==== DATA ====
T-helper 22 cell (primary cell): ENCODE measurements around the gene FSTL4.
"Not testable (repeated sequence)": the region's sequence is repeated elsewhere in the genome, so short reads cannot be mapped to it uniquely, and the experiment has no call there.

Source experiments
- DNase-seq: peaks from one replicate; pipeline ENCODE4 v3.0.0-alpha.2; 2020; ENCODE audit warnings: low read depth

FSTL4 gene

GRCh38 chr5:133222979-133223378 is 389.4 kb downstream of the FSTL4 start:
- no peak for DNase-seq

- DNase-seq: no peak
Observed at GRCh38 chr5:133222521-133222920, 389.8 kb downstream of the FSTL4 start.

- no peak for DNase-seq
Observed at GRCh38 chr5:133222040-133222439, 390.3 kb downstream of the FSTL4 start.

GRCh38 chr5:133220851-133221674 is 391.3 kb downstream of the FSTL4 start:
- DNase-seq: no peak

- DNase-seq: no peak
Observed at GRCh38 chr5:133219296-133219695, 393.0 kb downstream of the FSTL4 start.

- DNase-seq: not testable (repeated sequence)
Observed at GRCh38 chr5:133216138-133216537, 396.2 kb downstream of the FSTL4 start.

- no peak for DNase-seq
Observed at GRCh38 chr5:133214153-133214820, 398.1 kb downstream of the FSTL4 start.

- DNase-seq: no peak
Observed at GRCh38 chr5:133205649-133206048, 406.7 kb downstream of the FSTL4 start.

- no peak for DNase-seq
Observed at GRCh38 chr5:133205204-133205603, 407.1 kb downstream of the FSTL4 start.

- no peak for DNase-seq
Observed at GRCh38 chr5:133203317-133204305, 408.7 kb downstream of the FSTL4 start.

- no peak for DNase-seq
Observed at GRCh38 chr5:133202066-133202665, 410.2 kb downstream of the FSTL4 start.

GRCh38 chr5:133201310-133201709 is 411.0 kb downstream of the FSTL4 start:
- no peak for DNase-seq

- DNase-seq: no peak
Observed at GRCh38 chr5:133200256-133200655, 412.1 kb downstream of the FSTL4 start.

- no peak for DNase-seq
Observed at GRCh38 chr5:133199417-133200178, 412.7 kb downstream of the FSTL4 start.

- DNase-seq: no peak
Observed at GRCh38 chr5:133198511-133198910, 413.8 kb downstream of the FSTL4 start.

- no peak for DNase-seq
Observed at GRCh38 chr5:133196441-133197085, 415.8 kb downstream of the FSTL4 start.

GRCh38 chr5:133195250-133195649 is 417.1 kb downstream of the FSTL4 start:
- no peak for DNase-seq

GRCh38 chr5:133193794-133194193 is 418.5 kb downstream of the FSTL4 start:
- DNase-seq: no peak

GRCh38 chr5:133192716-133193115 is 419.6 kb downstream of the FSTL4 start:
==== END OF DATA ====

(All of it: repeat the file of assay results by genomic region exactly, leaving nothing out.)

T-helper 22 cell (primary cell): ENCODE measurements around the gene FSTL4.
"Not testable (repeated sequence)": the region's sequence is repeated elsewhere in the genome, so short reads cannot be mapped to it uniquely, and the experiment has no call there.

Source experiments
- DNase-seq: peaks from one replicate; pipeline ENCODE4 v3.0.0-alpha.2; 2020; ENCODE audit warnings: low read depth

FSTL4 gene

GRCh38 chr5:133222979-133223378 is 389.4 kb downstream of the FSTL4 start:
- no peak for DNase-seq

- DNase-seq: no peak
Observed at GRCh38 chr5:133222521-133222920, 389.8 kb downstream of the FSTL4 start.

- no peak for DNase-seq
Observed at GRCh38 chr5:133222040-133222439, 390.3 kb downstream of the FSTL4 start.

GRCh38 chr5:133220851-133221674 is 391.3 kb downstream of the FSTL4 start:
- DNase-seq: no peak

- DNase-seq: no peak
Observed at GRCh38 chr5:133219296-133219695, 393.0 kb downstream of the FSTL4 start.

- DNase-seq: not testable (repeated sequence)
Observed at GRCh38 chr5:133216138-133216537, 396.2 kb downstream of the FSTL4 start.

- no peak for DNase-seq
Observed at GRCh38 chr5:133214153-133214820, 398.1 kb downstream of the FSTL4 start.

- DNase-seq: no peak
Observed at GRCh38 chr5:133205649-133206048, 406.7 kb downstream of the FSTL4 start.

- no peak for DNase-seq
Observed at GRCh38 chr5:133205204-133205603, 407.1 kb downstream of the FSTL4 start.

- no peak for DNase-seq
Observed at GRCh38 chr5:133203317-133204305, 408.7 kb downstream of the FSTL4 start.

- no peak for DNase-seq
Observed at GRCh38 chr5:133202066-133202665, 410.2 kb downstream of the FSTL4 start.

GRCh38 chr5:133201310-133201709 is 411.0 kb downstream of the FSTL4 start:
- no peak for DNase-seq

- DNase-seq: no peak
Observed at GRCh38 chr5:133200256-133200655, 412.1 kb downstream of the FSTL4 start.

- no peak for DNase-seq
Observed at GRCh38 chr5:133199417-133200178, 412.7 kb downstream of the FSTL4 start.

- DNase-seq: no peak
Observed at GRCh38 chr5:133198511-133198910, 413.8 kb downstream of the FSTL4 start.

- no peak for DNase-seq
Observed at GRCh38 chr5:133196441-133197085, 415.8 kb downstream of the FSTL4 start.

GRCh38 chr5:133195250-133195649 is 417.1 kb downstream of the FSTL4 start:
- no peak for DNase-seq

GRCh38 chr5:133193794-133194193 is 418.5 kb downstream of the FSTL4 start:
- DNase-seq: no peak

GRCh38 chr5:133192716-133193115 is 419.6 kb downstream of the FSTL4 start: